Interim Direction Regarding the Implementation of Madame Arbour Interim Recommendation

Director of Military Prosecutions
National Defence Headquarters
MGen George R. Pearkes Building
7th Floor, South Tower
101 Colonel By Drive
Ottawa ON K1A 0K2

0160-8-06520-00 (DMP)

26 November 2021

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References: A. Interim recommendations from Independent External Comprehensive Review team, 20 October 2021:

B. Report of the Third Independent Review Authority to the Minister of National Defence:

C. Minister of National Defence’s response to interim recommendations, 3 November 2021:

D. Joint Statement of the CFPM and the DMP, 5 November 2021:

E. DMP Policy Directives:


1. On 29 April 2021, the Minister of National Defence appointed former Supreme Court Justice, Madame Louise Arbour to conduct an independent and comprehensive review of sexual misconduct in the CAF. The terms of reference provided the authority for Madame Arbour to issue any interim assessments and recommendations to address issues for immediate action that may become apparent during the conduct of the review. On 20 October 2021, Madame Arbour provided the following interim recommendation:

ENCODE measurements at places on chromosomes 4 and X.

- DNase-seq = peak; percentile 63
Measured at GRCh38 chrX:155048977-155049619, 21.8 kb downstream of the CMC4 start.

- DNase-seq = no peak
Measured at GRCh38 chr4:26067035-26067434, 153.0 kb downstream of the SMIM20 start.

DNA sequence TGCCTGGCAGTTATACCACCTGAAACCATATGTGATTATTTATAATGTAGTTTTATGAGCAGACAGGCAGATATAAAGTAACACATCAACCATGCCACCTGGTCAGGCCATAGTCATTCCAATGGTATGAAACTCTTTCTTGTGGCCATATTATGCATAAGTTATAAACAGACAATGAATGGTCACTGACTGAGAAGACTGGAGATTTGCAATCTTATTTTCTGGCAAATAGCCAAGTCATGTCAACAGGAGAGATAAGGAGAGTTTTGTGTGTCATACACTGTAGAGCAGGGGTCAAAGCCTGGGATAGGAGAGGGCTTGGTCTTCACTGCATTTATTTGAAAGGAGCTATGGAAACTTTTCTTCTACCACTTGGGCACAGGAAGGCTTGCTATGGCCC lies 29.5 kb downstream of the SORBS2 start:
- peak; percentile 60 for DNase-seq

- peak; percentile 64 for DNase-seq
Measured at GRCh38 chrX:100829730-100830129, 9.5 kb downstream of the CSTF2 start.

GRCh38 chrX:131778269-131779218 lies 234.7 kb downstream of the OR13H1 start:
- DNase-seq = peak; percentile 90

The Honourable Morris J. Fish’s recommendation No. 68 should be implemented immediately. All sexual assaults and other criminal offences of a sexual nature under the Criminal Code, including historical sexual offences, alleged to have been perpetrated by a CAF member, past or present (“sexual offences”) should be referred to civilian authorities. Consequently, starting immediately, the Canadian Forces Provost Marshal (CFPM) should transfer to civilian police forces all allegations of sexual offences, including allegations currently under investigation by the [Canadian Forces National Investigation Service (CFNIS)], unless such investigation is near completion. In any event, in all cases charges should be laid in civilian court. [emphasis added]

2. Recommendation #68 provides that until the Declaration of Victims Rights comes into force within the military justice system, unless the victim consents, sexual assaults should not be investigated or prosecuted under the National Defence Act and should instead be referred to civilian authorities.

3. As reflected in the Joint Statement of the CFPM and the Director of Military Prosecutions (DMP) (ref D), both the CFPM and I have fully accepted the interim recommendation.

4. My interim direction, herein, confirms the oral direction that you have already received regarding the Canadian Military Prosecution Service (CMPS) implementation of the interim recommendation and of recommendation #68.